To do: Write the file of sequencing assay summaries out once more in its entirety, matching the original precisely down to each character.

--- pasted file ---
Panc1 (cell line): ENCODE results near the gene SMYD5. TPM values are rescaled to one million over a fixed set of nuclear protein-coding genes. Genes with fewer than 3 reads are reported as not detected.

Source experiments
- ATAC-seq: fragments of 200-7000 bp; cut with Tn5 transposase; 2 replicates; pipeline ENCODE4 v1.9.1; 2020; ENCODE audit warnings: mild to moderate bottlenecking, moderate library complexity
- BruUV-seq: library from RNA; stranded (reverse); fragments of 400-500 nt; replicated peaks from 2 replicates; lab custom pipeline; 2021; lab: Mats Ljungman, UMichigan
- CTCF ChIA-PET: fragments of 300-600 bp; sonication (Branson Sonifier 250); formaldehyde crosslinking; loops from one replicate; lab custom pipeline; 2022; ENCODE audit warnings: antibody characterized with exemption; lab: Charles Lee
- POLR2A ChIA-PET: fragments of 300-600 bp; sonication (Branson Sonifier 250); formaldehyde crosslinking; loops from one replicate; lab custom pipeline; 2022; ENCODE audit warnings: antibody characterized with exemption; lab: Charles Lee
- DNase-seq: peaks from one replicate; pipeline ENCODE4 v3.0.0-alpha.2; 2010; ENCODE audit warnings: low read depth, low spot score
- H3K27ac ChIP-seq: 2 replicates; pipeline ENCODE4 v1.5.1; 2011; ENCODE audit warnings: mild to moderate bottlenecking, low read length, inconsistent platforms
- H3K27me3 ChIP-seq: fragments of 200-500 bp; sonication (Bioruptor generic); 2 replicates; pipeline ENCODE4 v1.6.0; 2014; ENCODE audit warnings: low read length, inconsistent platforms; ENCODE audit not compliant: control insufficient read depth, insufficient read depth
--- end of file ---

Panc1 (cell line): ENCODE results near the gene SMYD5. TPM values are rescaled to one million over a fixed set of nuclear protein-coding genes. Genes with fewer than 3 reads are reported as not detected.

Source experiments
- ATAC-seq: fragments of 200-7000 bp; cut with Tn5 transposase; 2 replicates; pipeline ENCODE4 v1.9.1; 2020; ENCODE audit warnings: mild to moderate bottlenecking, moderate library complexity
- BruUV-seq: library from RNA; stranded (reverse); fragments of 400-500 nt; replicated peaks from 2 replicates; lab custom pipeline; 2021; lab: Mats Ljungman, UMichigan
- CTCF ChIA-PET: fragments of 300-600 bp; sonication (Branson Sonifier 250); formaldehyde crosslinking; loops from one replicate; lab custom pipeline; 2022; ENCODE audit warnings: antibody characterized with exemption; lab: Charles Lee
- POLR2A ChIA-PET: fragments of 300-600 bp; sonication (Branson Sonifier 250); formaldehyde crosslinking; loops from one replicate; lab custom pipeline; 2022; ENCODE audit warnings: antibody characterized with exemption; lab: Charles Lee
- DNase-seq: peaks from one replicate; pipeline ENCODE4 v3.0.0-alpha.2; 2010; ENCODE audit warnings: low read depth, low spot score
- H3K27ac ChIP-seq: 2 replicates; pipeline ENCODE4 v1.5.1; 2011; ENCODE audit warnings: mild to moderate bottlenecking, low read length, inconsistent platforms
- H3K27me3 ChIP-seq: fragments of 200-500 bp; sonication (Bioruptor generic); 2 replicates; pipeline ENCODE4 v1.6.0; 2014; ENCODE audit warnings: low read length, inconsistent platforms; ENCODE audit not compliant: control insufficient read depth, insufficient read depth